Bailey Koyata, owner of Seicho Plant Co. PHOTO: CHLOE MACEACHERN

Bailey Koyata has loved plants since she was just a child. When Koyata moved out, she began collecting more plants in her home. This helped her realize just how beneficial they were. But it took that pandemic and a job loss to turn her passion into a business: Seicho Plant Co.

While the business may only be a few months old, Koyata’s love of plants began early. 

“My grandparents were really huge gardeners and then my grandma was really huge into flowers and indoor plants so I’ve kind of always been around plants,” says Koyata. “They pretty much transformed their entire backyard into a garden.”

Koyata remembers walking through all the slats of everything and in between all the rows of vegetables and thinking to herself, “this is so cool, they just have everything here.”

Despite a strong attachment to plants early on, Koyata says she didn’t start keeping her own plants until after she moved to Calgary from Lethbridge. She got them for the aesthetic she says.

Eventually, Koyata began noticing her plants were affecting her mood and mental health. 

Love of plants started early. PHOTO: COURTESY OF BAILEY KOYATA

“It’s actually crazy how much plants can really help with your stress and anxiety,” she says.  “It’s definitely helped with the stress and anxiety of COVID, having yourself surrounded by plants.”

That’s because working with her plants lets her focus on something that she can control, she says. 

“That was my main source of anxiety relief, just being able to actually do something that I can control and enjoy, and being able to actually see something come out of it.”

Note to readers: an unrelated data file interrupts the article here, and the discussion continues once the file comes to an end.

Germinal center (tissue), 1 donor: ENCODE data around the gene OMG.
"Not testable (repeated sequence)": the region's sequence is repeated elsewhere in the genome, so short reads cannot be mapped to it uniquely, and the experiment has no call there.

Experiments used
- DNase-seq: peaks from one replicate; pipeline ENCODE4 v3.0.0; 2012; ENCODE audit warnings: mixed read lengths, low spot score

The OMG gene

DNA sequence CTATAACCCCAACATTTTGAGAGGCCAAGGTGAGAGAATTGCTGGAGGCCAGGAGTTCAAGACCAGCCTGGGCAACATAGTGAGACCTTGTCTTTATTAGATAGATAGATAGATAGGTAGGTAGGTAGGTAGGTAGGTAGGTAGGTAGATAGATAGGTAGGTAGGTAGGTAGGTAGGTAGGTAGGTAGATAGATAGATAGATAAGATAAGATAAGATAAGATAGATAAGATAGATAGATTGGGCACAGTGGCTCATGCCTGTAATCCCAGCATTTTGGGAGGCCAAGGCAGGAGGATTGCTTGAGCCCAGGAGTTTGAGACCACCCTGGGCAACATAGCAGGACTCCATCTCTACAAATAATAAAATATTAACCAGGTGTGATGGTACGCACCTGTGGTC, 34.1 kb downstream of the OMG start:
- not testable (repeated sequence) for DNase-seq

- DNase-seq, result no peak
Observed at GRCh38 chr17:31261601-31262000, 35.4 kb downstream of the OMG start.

These benefits led to Koyata increasing the size of her own planet collection, which now stands at 95 plants. She says that it takes her hours to water everything.

Koyata’s idea of turning that hobby into a business began when the pandemic was still in its beginnings stages. She says her and her co-workers spent a lot of time discussing what would happen if the salon they worked at, Swizzle Sticks, got shut down because of COVID-19. 

After the shutdown, plants played a role in easing Koyata’s stress. She began to sell plants out of her home to make some extra money.

Selling plants from her townhouse in north Calgary was just something that she felt she could continue to do throughout the pandemic and not feel too overwhelmed, she says.

She eventually turned that idea into a full-fledged business: Seicho Plant Co. 

“Honestly if COVID had never happened I don’t think that I would be doing this today.” 


Now, Koyata says plants are just scattered throughout her house. Seicho Plant Co. offers both shipping and pick-up options, as well as stocking some in Chantal Maier’s spa and Lunar Energy Esthetics.

Maier had previously worked with Koyata at Swizzle Sticks and credits Koyata and Seicho Plant Co. with helping her on her own plant journey. 

“She’s just always been somebody that’s super knowledgeable,when she’s passionate about something, she’s passionate about it and she takes it very seriously,” says Maier.

“It’s like I have a place to go. I can message her anytime, I can look for a post that talks about a subject that I’m wondering about,” adds Maier.

Maier has also felt the effects plants have on her mood.

“The more I get my plants together, the more I get me together, my goal in this house is to just fill it with plants because that’s just how much complete calmness it’s given me.”

Koyata suspects that COVID-19 has helped increase the public’s interest in plants.

“A lot of people who have never really either had time for plants or didn’t think that they could take care of them, they’re actually having the time to have plants and realize that it’s really not that hard,” she says.

However she does think that as life returns to normal, sales will drop off slightly because of people returning to their busier work and travel commitments. 

In the meantime, Koyata will focus on growing her business and guiding people into the world of plants.

“New businesses coming out the other COVID is pretty rare but I luckily picked one that really boomed in the COVID era.”

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